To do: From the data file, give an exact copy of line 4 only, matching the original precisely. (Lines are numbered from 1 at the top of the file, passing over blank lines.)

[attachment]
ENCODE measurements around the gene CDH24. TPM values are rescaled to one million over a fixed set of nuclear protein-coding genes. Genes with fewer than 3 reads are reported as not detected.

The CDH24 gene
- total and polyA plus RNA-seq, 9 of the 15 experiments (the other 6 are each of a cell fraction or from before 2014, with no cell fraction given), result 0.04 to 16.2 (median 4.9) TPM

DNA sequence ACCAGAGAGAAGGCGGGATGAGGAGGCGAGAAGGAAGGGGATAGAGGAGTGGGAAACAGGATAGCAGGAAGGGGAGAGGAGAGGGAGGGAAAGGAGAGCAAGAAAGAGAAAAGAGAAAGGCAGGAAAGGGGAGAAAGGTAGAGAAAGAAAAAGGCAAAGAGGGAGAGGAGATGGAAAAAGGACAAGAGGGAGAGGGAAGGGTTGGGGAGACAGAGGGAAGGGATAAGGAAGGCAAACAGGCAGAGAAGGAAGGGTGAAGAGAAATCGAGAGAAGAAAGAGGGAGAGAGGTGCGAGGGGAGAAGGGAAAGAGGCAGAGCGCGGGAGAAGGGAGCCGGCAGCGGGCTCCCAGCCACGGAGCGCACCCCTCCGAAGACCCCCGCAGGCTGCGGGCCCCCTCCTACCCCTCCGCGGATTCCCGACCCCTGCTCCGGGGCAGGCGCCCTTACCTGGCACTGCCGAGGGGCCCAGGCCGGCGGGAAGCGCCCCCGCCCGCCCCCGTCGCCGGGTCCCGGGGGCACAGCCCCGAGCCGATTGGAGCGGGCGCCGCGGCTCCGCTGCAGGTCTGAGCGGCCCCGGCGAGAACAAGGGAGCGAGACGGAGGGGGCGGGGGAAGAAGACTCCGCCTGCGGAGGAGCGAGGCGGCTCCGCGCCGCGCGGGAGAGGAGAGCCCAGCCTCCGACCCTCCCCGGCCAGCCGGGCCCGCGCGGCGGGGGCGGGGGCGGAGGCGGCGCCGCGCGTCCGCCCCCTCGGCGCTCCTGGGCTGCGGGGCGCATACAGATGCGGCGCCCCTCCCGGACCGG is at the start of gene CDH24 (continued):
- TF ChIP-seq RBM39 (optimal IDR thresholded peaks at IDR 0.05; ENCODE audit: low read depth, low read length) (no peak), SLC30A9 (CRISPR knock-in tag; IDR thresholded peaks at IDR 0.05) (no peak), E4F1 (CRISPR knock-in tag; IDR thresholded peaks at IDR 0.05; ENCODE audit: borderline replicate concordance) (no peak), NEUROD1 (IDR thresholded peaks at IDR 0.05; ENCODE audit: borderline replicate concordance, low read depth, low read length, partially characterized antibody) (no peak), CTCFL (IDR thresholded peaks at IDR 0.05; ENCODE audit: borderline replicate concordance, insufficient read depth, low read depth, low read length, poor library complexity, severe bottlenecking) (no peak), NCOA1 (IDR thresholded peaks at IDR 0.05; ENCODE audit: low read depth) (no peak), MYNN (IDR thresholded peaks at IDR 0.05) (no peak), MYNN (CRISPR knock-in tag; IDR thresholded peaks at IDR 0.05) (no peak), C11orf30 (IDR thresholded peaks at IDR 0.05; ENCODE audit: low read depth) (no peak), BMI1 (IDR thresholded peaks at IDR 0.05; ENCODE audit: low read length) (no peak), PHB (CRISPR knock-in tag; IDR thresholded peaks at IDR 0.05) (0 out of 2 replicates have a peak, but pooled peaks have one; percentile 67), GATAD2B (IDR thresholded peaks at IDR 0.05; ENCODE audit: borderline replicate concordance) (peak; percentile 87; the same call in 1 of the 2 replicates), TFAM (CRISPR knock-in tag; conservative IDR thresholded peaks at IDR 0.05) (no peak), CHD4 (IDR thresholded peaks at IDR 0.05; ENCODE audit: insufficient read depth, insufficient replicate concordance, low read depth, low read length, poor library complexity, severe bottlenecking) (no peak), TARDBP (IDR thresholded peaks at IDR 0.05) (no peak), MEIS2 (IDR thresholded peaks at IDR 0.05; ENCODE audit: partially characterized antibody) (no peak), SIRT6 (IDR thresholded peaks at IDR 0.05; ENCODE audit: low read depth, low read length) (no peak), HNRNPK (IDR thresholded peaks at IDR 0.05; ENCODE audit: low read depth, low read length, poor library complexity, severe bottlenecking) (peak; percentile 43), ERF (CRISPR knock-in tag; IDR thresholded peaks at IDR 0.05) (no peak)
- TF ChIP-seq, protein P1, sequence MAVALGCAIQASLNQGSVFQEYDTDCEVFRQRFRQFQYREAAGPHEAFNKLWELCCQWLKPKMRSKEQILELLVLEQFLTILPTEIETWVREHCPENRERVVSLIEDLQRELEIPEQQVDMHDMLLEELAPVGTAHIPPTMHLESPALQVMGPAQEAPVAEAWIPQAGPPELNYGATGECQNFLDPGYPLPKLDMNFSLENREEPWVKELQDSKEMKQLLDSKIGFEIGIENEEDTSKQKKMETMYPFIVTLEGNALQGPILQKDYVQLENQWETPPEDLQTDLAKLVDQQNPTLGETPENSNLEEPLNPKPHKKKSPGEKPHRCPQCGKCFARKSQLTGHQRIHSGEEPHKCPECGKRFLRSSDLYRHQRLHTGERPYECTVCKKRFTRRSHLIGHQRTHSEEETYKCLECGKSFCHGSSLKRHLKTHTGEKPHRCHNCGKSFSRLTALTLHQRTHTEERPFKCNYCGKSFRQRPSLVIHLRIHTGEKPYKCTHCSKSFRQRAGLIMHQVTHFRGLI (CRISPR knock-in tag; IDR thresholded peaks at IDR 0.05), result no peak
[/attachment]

DNA sequence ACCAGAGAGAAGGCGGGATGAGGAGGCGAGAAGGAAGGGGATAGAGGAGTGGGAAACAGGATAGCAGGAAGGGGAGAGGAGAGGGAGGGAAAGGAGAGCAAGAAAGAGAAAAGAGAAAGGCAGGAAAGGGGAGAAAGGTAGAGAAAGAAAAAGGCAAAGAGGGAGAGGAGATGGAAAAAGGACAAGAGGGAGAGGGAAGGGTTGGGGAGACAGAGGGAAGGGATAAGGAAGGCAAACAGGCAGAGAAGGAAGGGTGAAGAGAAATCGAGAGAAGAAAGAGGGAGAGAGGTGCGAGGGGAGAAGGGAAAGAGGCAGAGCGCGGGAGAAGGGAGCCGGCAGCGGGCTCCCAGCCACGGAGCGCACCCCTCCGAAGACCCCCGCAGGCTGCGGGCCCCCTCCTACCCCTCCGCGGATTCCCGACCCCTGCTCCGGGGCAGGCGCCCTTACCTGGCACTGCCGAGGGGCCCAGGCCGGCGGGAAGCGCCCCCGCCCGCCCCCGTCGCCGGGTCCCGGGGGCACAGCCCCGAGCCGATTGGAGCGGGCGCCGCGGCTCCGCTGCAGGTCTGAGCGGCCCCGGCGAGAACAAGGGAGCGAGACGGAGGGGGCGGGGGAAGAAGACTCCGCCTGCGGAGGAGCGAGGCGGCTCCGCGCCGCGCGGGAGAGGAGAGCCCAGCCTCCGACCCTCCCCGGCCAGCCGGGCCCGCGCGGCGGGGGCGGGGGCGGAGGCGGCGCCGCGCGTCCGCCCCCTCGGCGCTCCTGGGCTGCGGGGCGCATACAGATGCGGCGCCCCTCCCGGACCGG is at the start of gene CDH24 (continued):